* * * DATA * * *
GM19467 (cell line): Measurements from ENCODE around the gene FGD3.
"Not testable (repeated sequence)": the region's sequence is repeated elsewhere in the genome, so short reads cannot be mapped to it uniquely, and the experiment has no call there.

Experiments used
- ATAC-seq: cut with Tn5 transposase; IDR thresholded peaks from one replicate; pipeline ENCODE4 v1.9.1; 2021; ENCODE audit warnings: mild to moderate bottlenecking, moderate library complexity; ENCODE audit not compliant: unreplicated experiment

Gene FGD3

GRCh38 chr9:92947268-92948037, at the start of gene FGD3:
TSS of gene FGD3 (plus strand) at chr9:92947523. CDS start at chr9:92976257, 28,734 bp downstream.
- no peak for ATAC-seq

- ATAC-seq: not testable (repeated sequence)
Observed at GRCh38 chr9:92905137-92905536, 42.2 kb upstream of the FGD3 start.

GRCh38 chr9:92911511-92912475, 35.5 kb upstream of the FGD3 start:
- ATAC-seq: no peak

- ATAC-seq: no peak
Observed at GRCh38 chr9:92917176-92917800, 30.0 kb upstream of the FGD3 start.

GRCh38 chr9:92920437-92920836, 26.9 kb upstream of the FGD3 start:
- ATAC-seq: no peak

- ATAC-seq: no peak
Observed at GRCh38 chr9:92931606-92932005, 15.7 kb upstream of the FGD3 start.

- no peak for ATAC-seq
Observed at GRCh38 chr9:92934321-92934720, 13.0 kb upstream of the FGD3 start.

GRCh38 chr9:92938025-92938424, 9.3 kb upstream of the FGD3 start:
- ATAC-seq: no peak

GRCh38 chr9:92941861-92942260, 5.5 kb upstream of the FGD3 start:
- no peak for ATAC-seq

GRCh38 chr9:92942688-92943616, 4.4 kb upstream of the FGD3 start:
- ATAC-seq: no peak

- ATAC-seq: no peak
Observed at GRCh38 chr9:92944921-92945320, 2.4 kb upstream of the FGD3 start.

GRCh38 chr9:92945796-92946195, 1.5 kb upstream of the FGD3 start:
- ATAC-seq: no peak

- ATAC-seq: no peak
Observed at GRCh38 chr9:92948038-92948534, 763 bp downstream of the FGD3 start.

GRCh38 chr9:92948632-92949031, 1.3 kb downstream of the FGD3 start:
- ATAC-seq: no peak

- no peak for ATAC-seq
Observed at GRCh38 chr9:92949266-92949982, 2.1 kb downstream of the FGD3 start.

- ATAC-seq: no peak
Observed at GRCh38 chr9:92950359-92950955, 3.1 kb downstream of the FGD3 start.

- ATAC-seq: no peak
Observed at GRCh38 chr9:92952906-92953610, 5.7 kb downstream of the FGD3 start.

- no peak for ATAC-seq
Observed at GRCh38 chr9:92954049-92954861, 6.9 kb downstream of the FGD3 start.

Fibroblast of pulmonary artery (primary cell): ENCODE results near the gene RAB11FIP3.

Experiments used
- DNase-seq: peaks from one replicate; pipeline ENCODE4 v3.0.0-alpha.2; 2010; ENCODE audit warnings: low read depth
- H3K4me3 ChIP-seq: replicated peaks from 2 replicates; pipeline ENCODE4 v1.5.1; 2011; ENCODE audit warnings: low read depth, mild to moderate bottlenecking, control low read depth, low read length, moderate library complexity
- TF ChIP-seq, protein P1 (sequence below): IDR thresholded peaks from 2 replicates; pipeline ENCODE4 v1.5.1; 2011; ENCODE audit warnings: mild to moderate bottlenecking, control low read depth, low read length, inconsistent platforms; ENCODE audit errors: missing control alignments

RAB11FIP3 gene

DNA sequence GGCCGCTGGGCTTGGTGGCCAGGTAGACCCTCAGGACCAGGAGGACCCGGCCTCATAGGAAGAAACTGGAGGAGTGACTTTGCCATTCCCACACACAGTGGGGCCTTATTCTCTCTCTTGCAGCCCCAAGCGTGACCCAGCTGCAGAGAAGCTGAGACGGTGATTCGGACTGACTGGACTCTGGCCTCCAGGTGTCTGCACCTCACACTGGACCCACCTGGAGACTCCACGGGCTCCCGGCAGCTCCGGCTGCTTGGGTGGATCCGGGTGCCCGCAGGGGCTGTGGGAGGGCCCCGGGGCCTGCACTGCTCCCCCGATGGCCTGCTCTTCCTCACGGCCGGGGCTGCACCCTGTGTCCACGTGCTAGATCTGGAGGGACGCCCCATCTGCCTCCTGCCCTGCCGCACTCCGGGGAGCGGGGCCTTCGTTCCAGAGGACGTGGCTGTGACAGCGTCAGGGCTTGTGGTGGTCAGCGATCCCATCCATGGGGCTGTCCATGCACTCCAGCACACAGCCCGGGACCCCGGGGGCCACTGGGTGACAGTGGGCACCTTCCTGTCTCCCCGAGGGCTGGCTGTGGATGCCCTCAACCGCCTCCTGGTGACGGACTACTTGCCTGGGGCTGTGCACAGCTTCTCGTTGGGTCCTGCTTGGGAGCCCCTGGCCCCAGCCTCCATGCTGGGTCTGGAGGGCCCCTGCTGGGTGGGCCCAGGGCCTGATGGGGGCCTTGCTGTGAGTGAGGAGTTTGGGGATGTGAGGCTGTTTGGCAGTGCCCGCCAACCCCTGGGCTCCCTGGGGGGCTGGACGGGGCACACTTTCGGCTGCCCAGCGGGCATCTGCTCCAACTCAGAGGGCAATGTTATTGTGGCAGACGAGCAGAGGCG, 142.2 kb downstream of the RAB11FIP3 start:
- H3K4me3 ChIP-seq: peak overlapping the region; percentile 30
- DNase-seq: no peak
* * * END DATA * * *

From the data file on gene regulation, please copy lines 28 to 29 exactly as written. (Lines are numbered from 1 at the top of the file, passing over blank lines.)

Observed at GRCh38 chr9:92944921-92945320, 2.4 kb upstream of the FGD3 start.

GRCh38 chr9:92945796-92946195, 1.5 kb upstream of the FGD3 start: